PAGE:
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Volts
September 15th, 2014, 05:11 PM
What is your opinion of taking college classes through distance learning? I earned two bachelor's degrees- one degree on-campus and another (computer science) through distance learning. The computer science classes that I took through distance learning were academically rigorous. They were just like the ones on campus- similar exams, programming projects, and reading assignments. A proctor was required for all of my exams. Most of the exams did not have any multiple-choice questions. The exam questions were mostly problems/computational questions, essay-type questions, or questions that involved writing code. I would log on to my school's server remotely in order to do the programming assignments.

The Berean
September 15th, 2014, 07:44 PM
Major universities are now offering distance learning programs. I believe it's the wave of the future and this will give more people access to higher education.

99lamb
September 15th, 2014, 10:28 PM
Like most things you get what you paid for. Online courses are more expensive than a seated class - don't understand that.
The university's accreditation also means something, the best online course work is done with a local university, your exams are proctored, not online, you have to go to the college and take the exam. It also allows you easy access to an instructor, records, finance, rather than having to communicate everything through e-mail.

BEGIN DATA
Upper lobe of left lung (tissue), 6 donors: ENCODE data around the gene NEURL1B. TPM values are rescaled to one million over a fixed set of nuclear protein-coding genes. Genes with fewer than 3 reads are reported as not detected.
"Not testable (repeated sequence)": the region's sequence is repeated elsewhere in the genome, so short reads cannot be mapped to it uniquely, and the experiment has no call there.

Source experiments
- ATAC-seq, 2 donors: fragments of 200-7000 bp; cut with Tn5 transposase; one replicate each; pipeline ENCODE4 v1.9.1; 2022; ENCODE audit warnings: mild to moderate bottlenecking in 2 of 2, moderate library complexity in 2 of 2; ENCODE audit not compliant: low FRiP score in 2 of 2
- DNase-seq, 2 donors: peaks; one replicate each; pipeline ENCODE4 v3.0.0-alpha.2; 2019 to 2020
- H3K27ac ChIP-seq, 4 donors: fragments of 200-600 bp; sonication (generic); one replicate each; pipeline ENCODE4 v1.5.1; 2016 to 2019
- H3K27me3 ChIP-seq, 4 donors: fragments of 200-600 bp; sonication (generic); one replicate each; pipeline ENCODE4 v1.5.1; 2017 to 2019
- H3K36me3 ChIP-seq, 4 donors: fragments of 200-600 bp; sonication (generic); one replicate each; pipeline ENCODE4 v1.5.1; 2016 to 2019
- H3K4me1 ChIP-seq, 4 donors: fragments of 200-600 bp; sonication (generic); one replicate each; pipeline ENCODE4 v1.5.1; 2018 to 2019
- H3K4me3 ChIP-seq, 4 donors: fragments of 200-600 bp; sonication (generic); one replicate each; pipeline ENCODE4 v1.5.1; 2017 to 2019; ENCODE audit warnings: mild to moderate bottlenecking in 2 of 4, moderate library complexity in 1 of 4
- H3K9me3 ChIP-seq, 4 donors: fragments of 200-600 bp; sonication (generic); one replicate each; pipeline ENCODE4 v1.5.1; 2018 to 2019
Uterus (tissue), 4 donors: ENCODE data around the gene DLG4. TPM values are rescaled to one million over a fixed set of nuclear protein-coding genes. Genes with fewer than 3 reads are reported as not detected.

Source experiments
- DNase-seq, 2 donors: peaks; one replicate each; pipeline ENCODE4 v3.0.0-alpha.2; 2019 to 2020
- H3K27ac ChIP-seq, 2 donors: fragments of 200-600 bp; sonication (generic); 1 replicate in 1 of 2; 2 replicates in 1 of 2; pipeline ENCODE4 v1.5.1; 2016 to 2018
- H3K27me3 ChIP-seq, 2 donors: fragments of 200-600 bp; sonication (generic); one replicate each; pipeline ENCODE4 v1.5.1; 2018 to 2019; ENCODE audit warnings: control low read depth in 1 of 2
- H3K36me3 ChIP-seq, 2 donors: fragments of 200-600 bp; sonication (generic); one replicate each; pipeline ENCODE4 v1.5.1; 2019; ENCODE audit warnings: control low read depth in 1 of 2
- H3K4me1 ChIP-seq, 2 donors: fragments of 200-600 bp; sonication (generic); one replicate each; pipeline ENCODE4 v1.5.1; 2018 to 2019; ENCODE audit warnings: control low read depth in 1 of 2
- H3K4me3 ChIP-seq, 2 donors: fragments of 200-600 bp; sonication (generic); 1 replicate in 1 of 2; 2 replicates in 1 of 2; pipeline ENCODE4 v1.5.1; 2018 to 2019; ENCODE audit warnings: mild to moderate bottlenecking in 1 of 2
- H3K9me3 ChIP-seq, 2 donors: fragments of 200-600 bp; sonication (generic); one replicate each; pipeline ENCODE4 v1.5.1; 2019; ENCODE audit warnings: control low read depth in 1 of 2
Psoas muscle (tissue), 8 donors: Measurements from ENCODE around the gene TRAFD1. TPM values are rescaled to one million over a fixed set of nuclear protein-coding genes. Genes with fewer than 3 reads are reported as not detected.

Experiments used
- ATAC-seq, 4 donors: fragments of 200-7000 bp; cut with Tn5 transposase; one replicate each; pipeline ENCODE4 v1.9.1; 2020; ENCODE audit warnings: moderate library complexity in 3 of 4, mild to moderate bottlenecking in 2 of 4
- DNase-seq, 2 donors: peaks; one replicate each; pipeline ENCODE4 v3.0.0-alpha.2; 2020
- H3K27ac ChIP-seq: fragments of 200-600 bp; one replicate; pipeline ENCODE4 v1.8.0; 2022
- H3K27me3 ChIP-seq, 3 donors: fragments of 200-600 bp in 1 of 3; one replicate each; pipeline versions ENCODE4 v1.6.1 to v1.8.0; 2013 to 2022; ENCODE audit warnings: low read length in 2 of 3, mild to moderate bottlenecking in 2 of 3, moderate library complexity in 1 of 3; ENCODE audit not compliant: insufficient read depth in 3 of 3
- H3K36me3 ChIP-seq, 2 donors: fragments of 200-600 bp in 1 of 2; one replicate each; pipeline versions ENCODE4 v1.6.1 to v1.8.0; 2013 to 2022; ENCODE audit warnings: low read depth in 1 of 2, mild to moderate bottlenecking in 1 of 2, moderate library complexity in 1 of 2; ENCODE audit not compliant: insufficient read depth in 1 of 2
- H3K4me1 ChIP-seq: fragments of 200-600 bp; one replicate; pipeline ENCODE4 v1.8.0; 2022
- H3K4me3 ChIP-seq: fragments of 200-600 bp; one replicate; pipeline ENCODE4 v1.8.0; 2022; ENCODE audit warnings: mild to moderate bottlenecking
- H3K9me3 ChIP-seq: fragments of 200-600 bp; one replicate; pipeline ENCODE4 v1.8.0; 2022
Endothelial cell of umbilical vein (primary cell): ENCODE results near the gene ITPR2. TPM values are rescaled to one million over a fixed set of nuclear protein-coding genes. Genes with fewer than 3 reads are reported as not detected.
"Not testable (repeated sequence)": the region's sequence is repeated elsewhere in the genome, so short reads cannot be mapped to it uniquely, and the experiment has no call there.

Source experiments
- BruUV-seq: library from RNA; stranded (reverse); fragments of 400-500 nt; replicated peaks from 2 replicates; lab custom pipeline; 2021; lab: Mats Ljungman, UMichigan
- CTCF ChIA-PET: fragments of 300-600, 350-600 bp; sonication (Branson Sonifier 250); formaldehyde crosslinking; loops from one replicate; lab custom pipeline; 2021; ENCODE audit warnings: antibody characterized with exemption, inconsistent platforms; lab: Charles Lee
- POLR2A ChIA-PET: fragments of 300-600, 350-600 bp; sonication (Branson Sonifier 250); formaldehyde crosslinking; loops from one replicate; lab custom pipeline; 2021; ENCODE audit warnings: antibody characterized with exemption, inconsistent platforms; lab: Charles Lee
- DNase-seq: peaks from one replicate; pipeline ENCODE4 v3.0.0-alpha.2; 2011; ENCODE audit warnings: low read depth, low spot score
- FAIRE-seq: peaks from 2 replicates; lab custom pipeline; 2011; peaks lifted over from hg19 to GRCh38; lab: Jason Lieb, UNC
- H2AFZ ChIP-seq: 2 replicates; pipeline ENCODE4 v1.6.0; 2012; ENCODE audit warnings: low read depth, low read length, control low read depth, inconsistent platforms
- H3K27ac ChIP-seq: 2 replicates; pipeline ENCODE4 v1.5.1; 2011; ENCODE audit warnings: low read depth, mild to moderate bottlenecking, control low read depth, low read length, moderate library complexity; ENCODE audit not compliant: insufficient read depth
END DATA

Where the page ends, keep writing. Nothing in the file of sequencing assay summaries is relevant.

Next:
But the online course work allows so much more flexibility in schedules.

i miei due centesimi

resurrected
September 15th, 2014, 10:30 PM
i'm taking online courses this semester - i prefer face classes, but these fit my schedule

they seem as rigorous as the similar face classes i took last semester

OCTOBER23
September 15th, 2014, 10:44 PM
REZ ,

Have you ever thought of taking a Clothing design course or a Brain Surgeon Correspondence course
and
putting out a shingle ?

resurrected
September 15th, 2014, 11:17 PM
clothing design? :freak:

no


working on the brane sirjun thingie :thumb:

Buzzword
September 15th, 2014, 11:44 PM
I think it depends on the subject matter.

For example, a computer programming class in which students are working with software could be easily taught remotely, since the software could be purchased and installed on each student's home computer.

On the other hand, a creative writing workshop class which requires active discussion from all participants wouldn't work as well in an online setting.

I'm in the process of starting on my Masters in English, and it's looking like my first semester will be online due to the location of the university I wish to attend (my BA alma mater) and its distance from my current residence.

One issue that I keep hearing about in connection with distance learning is that smaller colleges and universities are co-opting professors from Ivy League and other major universities in the form of video lectures online in order to avoid paying for their own instructors.
As an aspiring college professor, this screams corrupt business practices, especially as tuition and student debt continue to soar, college instructor pay remains stagnant, but university administrator pay increases.

Volts
September 16th, 2014, 12:19 PM
Major universities are now offering distance learning programs. I believe it's the wave of the future and this will give more people access to higher education.

I agree that it gives more people access to higher education. It's a convenient form of education. Distance learning classes can fit around someone's work schedule.